Between seeing patients in clinic, performing surgeries, doing hospital rounds, and trying to have a life outside of medicine, physicians have some of the busiest lives. But many also make time to advocate for a variety of causes.
Explore This IssueAugust 2020
Volunteering can provide an escape hatch from the pressures of doctors’ regular jobs, according a study published in the Permanente Journal: A peer-reviewed journal of medical science, social science in medicine, and medical humanities. (Physicians’ perceptions of volunteer service at safety-net clinics. Perm J. 2017;21:16-003;).
Despite challenges like a lack of time, physicians often become advocates for other causes because the work they do isn’t just meaningful but sometimes crucial to the lives of others.
These three physicians shared with ENTtoday the advocacy work they do that inspires them. Hopefully, it will inspire you, too.
Legislation for Doctors and Patients
David Boisoneau, MD
Private Practice Otolaryngologist in Waterford, Conn.
Chair of the Legislative Affairs Committee, American Academy of Otolaryngology-Head and Neck Surgery
Fifteen years ago, I became involved with the legislative affairs committee at the AAO-HNS when some of the leaders of our Connecticut State Society, including some of the doctors who trained me, were looking for younger otolaryngologists practicing in the state to get involved. They knew I was passionate and enjoyed engaging with others, so they basically roped me into being part of their executive committee. That began as a secretary position for two years, and then I spent two years as a treasurer and two years as a president elect. I became more involved nationally, attending the board of governors’ meetings in Alexandria and then the national meetings. All the while, I networked and learned how advocacy works on a larger scale.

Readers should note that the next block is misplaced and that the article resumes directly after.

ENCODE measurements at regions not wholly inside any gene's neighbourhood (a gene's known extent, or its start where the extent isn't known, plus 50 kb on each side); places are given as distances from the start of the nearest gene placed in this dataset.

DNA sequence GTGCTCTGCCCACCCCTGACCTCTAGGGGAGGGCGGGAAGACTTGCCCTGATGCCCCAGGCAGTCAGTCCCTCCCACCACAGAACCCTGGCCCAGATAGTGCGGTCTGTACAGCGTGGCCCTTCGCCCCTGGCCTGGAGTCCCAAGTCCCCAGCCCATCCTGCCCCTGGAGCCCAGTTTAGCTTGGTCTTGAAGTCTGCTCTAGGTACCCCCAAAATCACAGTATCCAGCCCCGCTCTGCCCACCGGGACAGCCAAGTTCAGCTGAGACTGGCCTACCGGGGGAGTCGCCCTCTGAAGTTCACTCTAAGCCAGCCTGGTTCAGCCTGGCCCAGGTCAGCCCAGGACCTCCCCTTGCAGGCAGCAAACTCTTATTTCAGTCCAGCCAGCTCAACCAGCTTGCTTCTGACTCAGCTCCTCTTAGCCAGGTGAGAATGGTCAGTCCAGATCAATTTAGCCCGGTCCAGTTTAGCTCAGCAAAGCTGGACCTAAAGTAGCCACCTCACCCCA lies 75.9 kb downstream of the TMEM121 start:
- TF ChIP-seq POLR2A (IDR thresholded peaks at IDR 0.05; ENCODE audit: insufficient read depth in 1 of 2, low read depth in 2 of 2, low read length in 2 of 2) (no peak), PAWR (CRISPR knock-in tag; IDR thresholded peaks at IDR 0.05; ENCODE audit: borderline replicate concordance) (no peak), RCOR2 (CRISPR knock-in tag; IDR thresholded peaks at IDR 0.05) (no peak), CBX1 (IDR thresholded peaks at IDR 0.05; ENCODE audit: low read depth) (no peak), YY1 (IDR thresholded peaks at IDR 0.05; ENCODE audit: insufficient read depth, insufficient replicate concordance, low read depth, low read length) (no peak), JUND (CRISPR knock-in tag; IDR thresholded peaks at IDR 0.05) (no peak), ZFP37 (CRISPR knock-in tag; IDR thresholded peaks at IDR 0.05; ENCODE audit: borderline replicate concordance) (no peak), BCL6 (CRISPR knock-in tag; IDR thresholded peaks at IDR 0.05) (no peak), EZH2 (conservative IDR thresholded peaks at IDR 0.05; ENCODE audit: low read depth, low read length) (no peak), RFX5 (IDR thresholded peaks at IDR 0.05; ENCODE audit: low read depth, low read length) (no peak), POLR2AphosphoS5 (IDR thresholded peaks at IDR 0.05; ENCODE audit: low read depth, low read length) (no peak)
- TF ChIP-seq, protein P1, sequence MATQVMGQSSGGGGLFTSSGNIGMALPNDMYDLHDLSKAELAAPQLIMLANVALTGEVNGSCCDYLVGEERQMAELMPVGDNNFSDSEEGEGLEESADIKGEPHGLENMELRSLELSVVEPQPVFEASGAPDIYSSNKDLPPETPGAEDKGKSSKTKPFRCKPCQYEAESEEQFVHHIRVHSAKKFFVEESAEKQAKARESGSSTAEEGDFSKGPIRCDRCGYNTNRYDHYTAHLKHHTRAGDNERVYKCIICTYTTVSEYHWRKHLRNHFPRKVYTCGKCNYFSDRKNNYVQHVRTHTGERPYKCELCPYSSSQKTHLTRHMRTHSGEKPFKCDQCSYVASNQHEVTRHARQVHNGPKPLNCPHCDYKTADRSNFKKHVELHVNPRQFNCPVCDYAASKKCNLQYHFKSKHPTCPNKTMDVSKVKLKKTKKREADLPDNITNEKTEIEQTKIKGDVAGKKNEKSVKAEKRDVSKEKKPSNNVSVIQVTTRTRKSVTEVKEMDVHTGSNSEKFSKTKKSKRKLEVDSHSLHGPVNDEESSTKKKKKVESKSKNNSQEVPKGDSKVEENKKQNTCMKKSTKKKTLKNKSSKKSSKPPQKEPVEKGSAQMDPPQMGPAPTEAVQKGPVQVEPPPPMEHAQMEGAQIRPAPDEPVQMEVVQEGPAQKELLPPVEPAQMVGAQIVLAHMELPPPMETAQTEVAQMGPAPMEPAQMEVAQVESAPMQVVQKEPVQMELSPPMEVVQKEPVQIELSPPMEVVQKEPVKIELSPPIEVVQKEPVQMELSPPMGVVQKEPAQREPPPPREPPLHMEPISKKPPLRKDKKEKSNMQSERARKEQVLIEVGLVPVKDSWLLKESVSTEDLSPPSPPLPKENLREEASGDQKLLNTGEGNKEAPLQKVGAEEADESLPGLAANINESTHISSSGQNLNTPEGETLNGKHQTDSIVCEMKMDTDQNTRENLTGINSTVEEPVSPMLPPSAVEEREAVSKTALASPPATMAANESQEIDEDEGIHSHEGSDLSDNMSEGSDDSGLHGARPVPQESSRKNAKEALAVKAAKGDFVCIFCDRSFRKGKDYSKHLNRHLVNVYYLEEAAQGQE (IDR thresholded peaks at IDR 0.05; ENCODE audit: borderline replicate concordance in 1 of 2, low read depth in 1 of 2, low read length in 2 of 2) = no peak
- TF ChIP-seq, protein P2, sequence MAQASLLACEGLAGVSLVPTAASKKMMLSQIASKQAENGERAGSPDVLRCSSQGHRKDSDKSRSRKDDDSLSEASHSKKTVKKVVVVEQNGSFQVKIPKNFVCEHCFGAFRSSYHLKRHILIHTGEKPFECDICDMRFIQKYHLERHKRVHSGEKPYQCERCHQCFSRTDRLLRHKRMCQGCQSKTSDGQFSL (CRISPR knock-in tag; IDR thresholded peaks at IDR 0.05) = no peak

I work closely with the advocacy staff at the AAO-HNS on grassroots legislation. The staff will come to me to try to amplify legislative messages as quickly as possible; we have a lot of avenues to get information out to our members. Maura Farrell, senior director of advocacy at the AAO-HNS, is our lobbyist in Washington, D.C., and she, along with our academy CEO Dr. Jim Denney, meets with legislators on an ongoing basis in D.C. to advance our advocacy efforts.
Before COVID-19 showed up, we were working on hearing aid and audiology legislation on Capitol Hill. There are a couple of bills in the House and the Senate that seek to expand the ability of an audiologist to examine and dispense hearing aids to the Medicare population without an otolaryngologist’s referral. Since there are many hearing disorders that audiologists may miss or aren’t qualified to treat, there are a lot of problems with this. As an academy of ear, nose, and throat doctors, obviously, we oppose any legislation that would bypass a proper ear exam by a licensed physician.
We also work on a lot of legislation that isn’t specific to otolaryngology, like surprise billing. These are complicated billing situations where a patient might see an out-of-network doctor or go to an out-of-network emergency room for an urgent problem and get a bill they weren’t expecting. We are trying to advocate for our patients as well as for our doctors when the burden then falls back on them to collect this money from the patient.